Matthew Griffin, described as “The Adviser behind the Advisers” and a “Young Kurzweil,” is the founder and CEO of the World Futures Forum and the 311 Institute, a global Futures and Deep Futures consultancy working between the dates of 2020 to 2070, and is an award winning futurist, and author of “Codex of the Future” series. Regularly featured in the global media, including AP, BBC, Bloomberg, CNBC, Discovery, RT, Viacom, and WIRED, Matthew’s ability to identify, track, and explain the impacts of hundreds of revolutionary emerging technologies on global culture, industry and society, is unparalleled. Recognised for the past six years as one of the world’s foremost futurists, innovation and strategy experts Matthew is an international speaker who helps governments, investors, multi-nationals and regulators around the world envision, build and lead an inclusive, sustainable future. A rare talent Matthew’s recent work includes mentoring Lunar XPrize teams, re-envisioning global education and training with the G20, and helping the world’s largest organisations envision and ideate the future of their products and services, industries, and countries. Matthew's clients include three Prime Ministers and several governments, including the G7, Accenture, Aon, Bain & Co, BCG, Credit Suisse, Dell EMC, Dentons, Deloitte, E&Y, GEMS, Huawei, JPMorgan Chase, KPMG, Lego, McKinsey, PWC, Qualcomm, SAP, Samsung, Sopra Steria, T-Mobile, and many more.
WHY THIS MATTERS IN BRIEF
While many people are focused on traditional drones there are others who are trying to create bio-machine drone hybrids, and their uses could include surveillance and other nefarious purposes.
At a certain point it becomes really difficult to scale down machines, after all, a tiny drone can only be so tiny, so now scientists at Draper University in the US have come up with a solution, make a drone out of a dragonfly, and one day it could be teamed up with this “cyborg” remote control mouse…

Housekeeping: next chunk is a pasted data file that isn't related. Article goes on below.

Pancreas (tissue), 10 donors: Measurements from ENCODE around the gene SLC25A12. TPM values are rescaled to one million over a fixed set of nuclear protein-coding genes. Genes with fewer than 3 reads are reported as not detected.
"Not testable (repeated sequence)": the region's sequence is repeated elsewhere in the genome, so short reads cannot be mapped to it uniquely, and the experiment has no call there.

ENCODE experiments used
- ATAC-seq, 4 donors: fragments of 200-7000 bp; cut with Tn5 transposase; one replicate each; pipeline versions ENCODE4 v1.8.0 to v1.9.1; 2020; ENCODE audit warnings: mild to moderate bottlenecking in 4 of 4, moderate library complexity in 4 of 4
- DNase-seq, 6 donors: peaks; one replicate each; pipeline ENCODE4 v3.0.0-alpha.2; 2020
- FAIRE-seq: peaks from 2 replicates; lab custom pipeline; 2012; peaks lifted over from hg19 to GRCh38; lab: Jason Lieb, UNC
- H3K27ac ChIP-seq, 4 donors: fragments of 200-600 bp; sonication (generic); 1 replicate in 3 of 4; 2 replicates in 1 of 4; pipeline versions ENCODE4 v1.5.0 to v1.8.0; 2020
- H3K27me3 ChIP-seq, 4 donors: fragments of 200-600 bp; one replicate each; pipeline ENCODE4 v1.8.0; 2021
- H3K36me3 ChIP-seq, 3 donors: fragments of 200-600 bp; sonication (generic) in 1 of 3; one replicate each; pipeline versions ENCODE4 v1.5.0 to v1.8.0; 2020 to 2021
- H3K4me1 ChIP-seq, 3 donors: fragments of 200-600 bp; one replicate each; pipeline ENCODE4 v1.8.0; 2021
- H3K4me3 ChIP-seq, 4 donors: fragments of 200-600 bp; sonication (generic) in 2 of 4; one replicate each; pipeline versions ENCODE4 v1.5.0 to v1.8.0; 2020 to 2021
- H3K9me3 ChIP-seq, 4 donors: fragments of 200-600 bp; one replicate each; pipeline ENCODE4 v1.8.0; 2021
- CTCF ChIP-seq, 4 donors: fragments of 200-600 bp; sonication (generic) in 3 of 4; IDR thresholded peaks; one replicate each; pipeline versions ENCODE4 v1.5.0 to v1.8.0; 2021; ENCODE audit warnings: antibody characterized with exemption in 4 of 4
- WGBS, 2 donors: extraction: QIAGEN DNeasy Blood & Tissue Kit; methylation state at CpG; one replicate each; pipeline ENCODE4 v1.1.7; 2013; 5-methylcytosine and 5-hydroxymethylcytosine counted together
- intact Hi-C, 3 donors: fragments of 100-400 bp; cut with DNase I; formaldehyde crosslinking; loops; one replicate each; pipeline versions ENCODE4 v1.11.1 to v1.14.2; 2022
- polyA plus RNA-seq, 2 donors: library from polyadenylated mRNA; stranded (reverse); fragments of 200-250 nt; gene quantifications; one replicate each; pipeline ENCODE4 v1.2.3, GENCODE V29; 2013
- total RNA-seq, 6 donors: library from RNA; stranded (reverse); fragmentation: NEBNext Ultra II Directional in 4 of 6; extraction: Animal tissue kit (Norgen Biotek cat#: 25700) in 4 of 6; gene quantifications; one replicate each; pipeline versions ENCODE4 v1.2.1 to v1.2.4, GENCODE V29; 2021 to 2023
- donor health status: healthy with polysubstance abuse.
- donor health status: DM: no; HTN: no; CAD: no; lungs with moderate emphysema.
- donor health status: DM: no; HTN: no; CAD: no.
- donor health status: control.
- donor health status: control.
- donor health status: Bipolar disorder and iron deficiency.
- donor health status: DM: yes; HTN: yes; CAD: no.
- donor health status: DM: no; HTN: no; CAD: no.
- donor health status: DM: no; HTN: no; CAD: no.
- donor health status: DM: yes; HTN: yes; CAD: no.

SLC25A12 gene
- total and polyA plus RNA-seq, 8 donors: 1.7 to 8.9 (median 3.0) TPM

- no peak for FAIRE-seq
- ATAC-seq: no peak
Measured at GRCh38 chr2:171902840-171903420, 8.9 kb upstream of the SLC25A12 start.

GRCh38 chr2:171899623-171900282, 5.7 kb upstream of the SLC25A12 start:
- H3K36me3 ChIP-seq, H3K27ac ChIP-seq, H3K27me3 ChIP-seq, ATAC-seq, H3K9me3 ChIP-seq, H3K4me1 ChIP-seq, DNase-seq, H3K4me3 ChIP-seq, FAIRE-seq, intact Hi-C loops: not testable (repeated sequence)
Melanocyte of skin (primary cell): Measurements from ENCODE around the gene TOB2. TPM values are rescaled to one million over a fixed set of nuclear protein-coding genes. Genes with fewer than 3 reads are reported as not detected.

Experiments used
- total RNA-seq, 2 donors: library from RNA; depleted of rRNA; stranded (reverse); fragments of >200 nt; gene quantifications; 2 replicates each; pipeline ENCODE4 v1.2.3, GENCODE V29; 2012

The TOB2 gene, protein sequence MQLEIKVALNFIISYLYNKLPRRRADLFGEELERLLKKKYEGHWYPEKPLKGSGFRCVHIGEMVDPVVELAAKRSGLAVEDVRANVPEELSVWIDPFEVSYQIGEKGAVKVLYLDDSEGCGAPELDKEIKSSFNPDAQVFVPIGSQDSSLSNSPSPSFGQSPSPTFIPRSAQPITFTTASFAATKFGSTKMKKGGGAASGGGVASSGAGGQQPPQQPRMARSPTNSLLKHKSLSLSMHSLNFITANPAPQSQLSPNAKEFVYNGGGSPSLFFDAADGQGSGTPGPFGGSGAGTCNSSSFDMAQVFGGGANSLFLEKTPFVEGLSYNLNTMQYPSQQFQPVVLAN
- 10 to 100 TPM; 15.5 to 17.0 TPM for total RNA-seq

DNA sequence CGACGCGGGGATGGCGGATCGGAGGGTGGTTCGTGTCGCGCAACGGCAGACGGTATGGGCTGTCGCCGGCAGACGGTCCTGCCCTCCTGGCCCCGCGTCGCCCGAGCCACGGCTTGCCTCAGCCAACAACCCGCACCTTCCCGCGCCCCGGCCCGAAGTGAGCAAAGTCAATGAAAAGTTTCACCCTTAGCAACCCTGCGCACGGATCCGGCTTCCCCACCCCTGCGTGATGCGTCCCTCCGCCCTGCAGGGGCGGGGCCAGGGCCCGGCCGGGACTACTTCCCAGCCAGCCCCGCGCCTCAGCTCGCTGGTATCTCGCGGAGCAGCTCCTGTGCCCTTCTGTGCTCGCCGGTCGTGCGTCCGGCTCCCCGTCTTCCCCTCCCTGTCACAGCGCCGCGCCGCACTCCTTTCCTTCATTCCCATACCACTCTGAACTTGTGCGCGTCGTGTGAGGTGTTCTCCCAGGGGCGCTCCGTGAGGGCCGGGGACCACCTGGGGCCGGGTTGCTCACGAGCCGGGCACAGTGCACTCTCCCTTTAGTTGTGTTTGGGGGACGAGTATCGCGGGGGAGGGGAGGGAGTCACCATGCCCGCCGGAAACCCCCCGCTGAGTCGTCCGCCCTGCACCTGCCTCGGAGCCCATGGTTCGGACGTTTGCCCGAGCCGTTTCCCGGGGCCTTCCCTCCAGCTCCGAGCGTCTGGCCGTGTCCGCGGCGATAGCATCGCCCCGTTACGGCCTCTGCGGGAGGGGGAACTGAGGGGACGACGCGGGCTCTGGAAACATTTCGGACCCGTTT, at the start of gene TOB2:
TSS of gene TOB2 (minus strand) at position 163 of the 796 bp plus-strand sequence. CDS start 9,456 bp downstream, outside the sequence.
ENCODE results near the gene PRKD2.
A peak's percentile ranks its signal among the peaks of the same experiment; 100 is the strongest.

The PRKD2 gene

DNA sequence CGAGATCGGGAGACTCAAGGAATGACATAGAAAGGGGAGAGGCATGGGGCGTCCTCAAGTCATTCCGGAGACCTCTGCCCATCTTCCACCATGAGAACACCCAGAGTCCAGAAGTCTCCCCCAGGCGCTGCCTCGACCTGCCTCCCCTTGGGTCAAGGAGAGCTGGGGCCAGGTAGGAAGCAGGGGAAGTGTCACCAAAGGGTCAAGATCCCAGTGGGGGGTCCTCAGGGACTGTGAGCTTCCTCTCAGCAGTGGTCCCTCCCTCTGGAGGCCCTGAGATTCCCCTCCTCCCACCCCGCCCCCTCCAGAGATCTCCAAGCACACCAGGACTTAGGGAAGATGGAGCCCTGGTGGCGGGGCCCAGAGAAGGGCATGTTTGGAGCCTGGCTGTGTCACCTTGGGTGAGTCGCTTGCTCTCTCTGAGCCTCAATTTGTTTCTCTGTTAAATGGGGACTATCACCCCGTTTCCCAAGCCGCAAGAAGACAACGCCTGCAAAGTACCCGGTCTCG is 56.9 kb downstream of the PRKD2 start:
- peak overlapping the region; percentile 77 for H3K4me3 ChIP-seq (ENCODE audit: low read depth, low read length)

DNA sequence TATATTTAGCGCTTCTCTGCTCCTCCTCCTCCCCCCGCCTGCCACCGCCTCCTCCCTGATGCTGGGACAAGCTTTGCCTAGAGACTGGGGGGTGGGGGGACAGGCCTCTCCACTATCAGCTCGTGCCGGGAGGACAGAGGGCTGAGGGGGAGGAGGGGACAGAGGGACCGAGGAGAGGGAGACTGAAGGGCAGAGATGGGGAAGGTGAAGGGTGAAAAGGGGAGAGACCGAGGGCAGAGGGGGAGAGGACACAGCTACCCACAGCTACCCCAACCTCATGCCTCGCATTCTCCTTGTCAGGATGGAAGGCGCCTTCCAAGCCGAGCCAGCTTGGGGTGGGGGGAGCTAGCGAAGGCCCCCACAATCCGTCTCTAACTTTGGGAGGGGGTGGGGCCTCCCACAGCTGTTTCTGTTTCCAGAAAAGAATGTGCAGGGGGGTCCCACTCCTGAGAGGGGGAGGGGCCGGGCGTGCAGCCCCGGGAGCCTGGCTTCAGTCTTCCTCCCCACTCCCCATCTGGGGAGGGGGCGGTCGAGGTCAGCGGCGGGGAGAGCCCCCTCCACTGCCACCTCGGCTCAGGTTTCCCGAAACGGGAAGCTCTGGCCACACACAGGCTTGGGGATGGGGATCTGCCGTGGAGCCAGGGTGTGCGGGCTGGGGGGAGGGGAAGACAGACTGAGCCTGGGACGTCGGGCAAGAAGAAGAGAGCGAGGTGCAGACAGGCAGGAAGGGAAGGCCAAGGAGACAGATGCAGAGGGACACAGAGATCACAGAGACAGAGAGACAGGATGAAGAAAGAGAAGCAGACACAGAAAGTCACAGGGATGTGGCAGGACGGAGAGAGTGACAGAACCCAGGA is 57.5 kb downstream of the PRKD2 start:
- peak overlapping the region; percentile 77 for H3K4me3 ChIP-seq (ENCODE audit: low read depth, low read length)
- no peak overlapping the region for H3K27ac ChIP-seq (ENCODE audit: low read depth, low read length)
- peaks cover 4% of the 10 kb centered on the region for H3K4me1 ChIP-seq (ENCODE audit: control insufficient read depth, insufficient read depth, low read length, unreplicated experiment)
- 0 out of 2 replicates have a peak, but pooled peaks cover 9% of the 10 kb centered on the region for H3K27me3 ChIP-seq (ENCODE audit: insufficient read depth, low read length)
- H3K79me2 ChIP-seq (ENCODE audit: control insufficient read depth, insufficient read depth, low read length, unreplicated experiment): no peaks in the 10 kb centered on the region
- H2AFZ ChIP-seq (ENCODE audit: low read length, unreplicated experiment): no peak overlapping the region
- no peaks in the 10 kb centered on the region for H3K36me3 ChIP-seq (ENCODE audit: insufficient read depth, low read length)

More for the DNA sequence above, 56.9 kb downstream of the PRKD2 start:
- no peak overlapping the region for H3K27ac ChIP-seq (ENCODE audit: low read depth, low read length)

Researchers at the Howard Hughes Medical Institute (HHMI) have genetically modified a dragonfly to make the nerve endings in its spinal cord light-sensitive. The team at Draper then attached a backpack, powered by a tiny solar panel, that can control the dragonfly remotely with flashes of light. It allows them to send the insect where they want.
Watch it in action
Is the experiment cruel to dragonflies? Entomologists believe it’s pretty unlikely that insects “feel” pain in the way we do.
And the technology has some important applications. For example, it could, if we stretch the art of the possible, be used to replace bees that farmers depend on, but that are dying out at a rather alarming rate, or be used to monitor the health of beehives in a novel way. But cyborg insects like this one could also be used as the next generation of surveillance equipment – something that, funnily enough, hasn’t been lost on the Chinese or US Governments who both have their own “Cyborg insect” programs under way, and combine it with plants that can also act as surveillance devices, thanks to DARPA, and, yes, the world just got a lot weirder for you. Welcome to my world.